Statement on the IHRA working definition of antisemitism by European trade unions

As trade unionists we act in the spirit of working class internationalism and in defence of human rights, equality and justice. Based on these principled commitments, we unequivocally denounce all forms of racism, and we firmly believe in and defend the right to freedom of expression as a central and fundamental aspect of real democracies.

We observe with deep concern how at Israel’s request, Western governments are passing anti-democratic legislations seeking to outlaw legitimate criticism of Israel for its serious human rights violations. Such policies not only curtail the right to freedom of expression but furthermore, they deny Palestinians´ right, as oppressed people, to criticise their oppressor and to advocate for their rights.

Particularly worrisome is the case of the promotion and implementation of the “International Holocaust Remembrance Alliance’s (IHRA) Working Definition of Antisemitism” by European Institutions and European governments. This document has been the subject of much criticism and concern.

The IHRA document is composed of a brief, 40-word definition of antisemitism and a list of examples of what, its authors argue, may constitute antisemitism. Some of these examples suggest that criticism of the State of Israel for policies that violate fundamental rights of the Palestinian people, including racial discrimination and the illegal settlements and annexation of occupied Palestinian territory, would be antisemitic. The document, thus, poses a grave risk to the right to freedom of expression by conflating legitimate critique of Israel’s laws, jurisprudence and/or policies, with antisemitism.

Just recently, a dozen of Palestinian civil society organizations issued a letter calling on the British Labour party to “reject (the) biased IHRA definition that stifles advocacy for Palestinian rights”. According to the letter “adopting the IHRA definition (with its examples) would not only demonise our present struggle for liberation and self-determination. It would also “silence a public discussion [in the UK] of what happened in Palestine and to the Palestinians in 1948”, as over 100 Black, Asian and other minority ethnicities (BAME) groups in the UK have cautioned.” Another 40 Jewish organizations worldwide published a letter in mid July calling on governments to refrain from adopting the IHRA working definition of antisemitism because it “is worded in such a way as to be easily adopted or considered by western governments to intentionally equate the legitimate criticism of Israel and advocacy for Palestinian rights with antisemitism, as a means to suppress the former.”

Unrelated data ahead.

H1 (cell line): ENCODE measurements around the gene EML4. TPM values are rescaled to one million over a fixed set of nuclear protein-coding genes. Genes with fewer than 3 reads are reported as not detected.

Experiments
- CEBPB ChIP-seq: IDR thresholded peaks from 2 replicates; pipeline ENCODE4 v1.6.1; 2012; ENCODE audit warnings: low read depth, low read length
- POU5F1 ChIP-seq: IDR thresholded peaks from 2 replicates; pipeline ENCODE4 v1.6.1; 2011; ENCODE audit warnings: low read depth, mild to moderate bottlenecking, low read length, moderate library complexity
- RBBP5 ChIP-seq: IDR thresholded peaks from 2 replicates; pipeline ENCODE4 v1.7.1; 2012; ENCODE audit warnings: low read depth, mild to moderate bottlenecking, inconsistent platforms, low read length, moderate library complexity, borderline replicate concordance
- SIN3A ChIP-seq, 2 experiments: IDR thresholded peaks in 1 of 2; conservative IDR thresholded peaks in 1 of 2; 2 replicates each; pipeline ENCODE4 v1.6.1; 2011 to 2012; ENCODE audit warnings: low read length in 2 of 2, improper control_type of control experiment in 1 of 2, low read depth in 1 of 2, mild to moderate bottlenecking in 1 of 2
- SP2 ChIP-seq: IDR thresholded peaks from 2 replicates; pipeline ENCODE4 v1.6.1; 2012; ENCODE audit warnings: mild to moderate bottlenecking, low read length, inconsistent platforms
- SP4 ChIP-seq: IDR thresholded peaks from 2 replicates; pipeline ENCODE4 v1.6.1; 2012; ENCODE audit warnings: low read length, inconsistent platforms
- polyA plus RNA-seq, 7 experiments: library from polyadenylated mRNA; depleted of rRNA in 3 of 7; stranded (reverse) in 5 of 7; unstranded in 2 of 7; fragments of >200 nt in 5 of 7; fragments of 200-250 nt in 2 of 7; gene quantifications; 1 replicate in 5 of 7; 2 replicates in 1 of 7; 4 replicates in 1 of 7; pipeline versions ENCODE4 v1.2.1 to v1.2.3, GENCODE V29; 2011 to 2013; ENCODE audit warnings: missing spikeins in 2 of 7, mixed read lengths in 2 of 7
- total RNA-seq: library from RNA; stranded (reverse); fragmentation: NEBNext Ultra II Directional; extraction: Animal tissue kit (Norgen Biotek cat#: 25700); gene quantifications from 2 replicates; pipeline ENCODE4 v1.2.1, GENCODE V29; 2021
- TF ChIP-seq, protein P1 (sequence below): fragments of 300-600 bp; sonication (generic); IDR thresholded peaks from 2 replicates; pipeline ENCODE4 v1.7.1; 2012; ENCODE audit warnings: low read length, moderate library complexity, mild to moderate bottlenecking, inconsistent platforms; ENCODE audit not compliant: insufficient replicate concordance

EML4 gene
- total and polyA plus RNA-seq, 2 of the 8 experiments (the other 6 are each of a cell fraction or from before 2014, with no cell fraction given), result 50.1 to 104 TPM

Moreover, there is strong evidence that the IHRA working definition is already being used in practice to restrict, outlaw and criminalize such criticism and peaceful efforts for Israel’s respect of Palestinian human rights, as explained in the fact sheet published by the European Coordination of Committees and Associations for Palestine (ECCP).

Kenneth Stern, the author of the working definition, has repeatedly emphasized that the definition was meant for monitoring and data collection on antisemitism only and strongly opposes the use of the working definition for domestic control of free speech.

Advocating for Palestinian rights and seeking to hold Israel accountable for the flagrant violations committed against the Palestinian people is a moral and ethical responsibility that should be promoted and protected by each and every so-called democratic state or institution.

The IHRA working definition of antisemitism and its accompanying examples, rather than providing a framework for fighting antisemitism, is a tool for criminalizing the Palestine solidarity movement. The adoption of such definition aggravates the long-term injustice done to the indigenous people of Palestine, it silences Palestinian narratives and contributes to the maintenance of the Israeli regime of apartheid, settler colonialism and illegal occupation.

As European trade unions committed to the principles of human rights, internationalism and democratic values we call on governments and institutions to:

  • Reject the IHRA definition for its negative impact in the Palestinian struggle for freedom, justice and equality
  • Defend and protect the right to freedom of expression and international solidarity, including the right to criticise Israeli racist and discriminatory policies, which could amount to a crime of apartheid against the Palestinian people
  • Uphold the UN recognised rights of the Palestinian people, including the right to self-determination
  • Take effective measures for holding Israel accountable for its flagrant violations of international law

Endorsing trade union organisations:

University and College Union – UK

Brighton & Hove District Trades Union Council – UK 

Brighton and Hove UNISON Local Government Branch – UK

Union Syndicale Solidaires – France

CGT 66 (Catalogne Nord- Pyrénées Orientales) – France

Fellesforbundet avd. 850 (Norwegian Confederation of Trade Unions) – Norway 

ACOD Cultuur – Union for Cultural Workers – Belgium

Communications Workers Union of Ireland – Ireland 

Mandate Trade Union – Ireland 

Belfast & District Trades Union Council – Ireland

Craigavon Trades Council – Northern Ireland

Derry Trades Union Council – Ireland, UK

Fagforbundet – Norway

CGT Catalunya – Catalunya

ELA – Basque Workers Solidarity – Basque Country 

LAB – Abertisale Workers Committee – Basque Country 

CIG – Confederacion Intersindical Galega – CIG – Galicia

IAC– Intersindical Alternativa de Catalunya – Catalunya

Solidaridad Obrera – Spain

STM-Intersindical valenciana – Valencia

If your organisation would like to endorse the statement please fill in this form.

source: European Trade Union Initiative for Justice in Palestine

Statement in French

Statement in German